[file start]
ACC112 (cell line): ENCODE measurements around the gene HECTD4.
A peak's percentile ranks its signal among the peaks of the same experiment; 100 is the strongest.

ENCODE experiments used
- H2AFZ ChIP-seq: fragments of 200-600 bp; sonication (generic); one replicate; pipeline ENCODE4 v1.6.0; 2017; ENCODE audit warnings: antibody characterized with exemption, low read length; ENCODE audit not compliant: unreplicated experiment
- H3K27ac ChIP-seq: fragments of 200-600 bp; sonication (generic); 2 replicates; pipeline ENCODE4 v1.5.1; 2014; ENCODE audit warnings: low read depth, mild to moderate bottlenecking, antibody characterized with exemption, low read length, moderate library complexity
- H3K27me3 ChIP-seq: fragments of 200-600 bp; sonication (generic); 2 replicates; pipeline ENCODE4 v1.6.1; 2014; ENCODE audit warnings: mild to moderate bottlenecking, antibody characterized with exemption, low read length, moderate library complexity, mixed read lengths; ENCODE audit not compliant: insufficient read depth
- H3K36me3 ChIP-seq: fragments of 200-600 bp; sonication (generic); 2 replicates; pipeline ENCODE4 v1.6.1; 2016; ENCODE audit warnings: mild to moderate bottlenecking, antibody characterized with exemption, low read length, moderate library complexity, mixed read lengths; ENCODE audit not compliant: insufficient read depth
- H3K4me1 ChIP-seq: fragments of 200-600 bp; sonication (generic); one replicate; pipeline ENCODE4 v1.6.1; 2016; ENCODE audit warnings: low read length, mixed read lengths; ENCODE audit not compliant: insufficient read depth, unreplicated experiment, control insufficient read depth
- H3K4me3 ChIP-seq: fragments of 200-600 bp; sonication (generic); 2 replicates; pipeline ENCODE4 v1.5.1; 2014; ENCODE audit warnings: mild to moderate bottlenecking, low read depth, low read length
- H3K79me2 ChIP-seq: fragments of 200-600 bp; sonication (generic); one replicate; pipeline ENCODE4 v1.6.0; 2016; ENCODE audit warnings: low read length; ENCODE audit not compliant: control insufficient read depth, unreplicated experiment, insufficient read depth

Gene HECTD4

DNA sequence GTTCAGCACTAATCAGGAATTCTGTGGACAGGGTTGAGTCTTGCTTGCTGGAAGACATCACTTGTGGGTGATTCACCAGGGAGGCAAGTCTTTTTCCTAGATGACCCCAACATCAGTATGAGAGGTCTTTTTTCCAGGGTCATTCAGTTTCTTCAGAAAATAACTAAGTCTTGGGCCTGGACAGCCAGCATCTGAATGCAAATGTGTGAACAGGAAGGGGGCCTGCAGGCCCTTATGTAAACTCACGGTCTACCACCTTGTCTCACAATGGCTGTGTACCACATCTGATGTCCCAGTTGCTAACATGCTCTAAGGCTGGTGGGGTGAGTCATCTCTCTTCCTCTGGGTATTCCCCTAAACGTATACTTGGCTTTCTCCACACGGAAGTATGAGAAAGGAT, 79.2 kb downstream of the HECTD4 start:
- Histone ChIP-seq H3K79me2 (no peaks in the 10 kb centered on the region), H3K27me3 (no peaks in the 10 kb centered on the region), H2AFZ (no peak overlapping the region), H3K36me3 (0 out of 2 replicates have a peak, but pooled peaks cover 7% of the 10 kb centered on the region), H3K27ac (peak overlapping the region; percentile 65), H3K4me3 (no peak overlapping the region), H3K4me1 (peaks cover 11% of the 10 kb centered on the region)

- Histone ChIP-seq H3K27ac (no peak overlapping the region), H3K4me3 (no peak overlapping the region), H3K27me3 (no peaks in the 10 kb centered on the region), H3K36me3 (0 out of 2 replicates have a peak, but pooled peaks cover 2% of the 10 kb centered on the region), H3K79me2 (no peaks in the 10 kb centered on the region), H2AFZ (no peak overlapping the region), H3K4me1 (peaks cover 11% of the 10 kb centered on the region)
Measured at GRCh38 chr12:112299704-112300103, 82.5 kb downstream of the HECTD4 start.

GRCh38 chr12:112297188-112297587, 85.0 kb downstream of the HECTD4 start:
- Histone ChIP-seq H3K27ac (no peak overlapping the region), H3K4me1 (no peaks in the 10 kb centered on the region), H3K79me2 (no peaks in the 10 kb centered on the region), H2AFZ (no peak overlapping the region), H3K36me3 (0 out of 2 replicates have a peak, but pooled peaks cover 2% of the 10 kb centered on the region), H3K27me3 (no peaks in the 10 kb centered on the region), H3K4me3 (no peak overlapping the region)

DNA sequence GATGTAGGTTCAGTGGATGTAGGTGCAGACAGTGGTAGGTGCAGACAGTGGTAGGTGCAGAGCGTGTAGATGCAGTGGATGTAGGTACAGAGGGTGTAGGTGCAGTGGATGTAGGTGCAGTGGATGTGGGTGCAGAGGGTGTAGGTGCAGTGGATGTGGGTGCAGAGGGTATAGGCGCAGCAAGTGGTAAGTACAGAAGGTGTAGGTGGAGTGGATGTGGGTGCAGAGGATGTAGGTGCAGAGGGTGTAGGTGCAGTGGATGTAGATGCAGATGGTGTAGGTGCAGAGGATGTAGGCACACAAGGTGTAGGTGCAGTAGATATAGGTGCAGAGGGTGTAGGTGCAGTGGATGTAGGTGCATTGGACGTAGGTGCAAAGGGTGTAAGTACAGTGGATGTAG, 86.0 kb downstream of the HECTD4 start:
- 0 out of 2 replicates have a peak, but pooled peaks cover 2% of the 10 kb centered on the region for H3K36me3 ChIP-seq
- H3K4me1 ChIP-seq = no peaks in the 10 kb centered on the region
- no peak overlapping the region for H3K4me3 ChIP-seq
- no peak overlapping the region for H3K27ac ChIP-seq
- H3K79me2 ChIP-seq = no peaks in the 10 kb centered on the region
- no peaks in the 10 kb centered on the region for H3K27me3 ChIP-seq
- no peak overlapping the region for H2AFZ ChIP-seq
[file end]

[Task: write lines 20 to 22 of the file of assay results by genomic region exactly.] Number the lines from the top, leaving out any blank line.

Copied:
- H3K4me1 ChIP-seq = no peaks in the 10 kb centered on the region
- no peak overlapping the region for H3K4me3 ChIP-seq
- no peak overlapping the region for H3K27ac ChIP-seq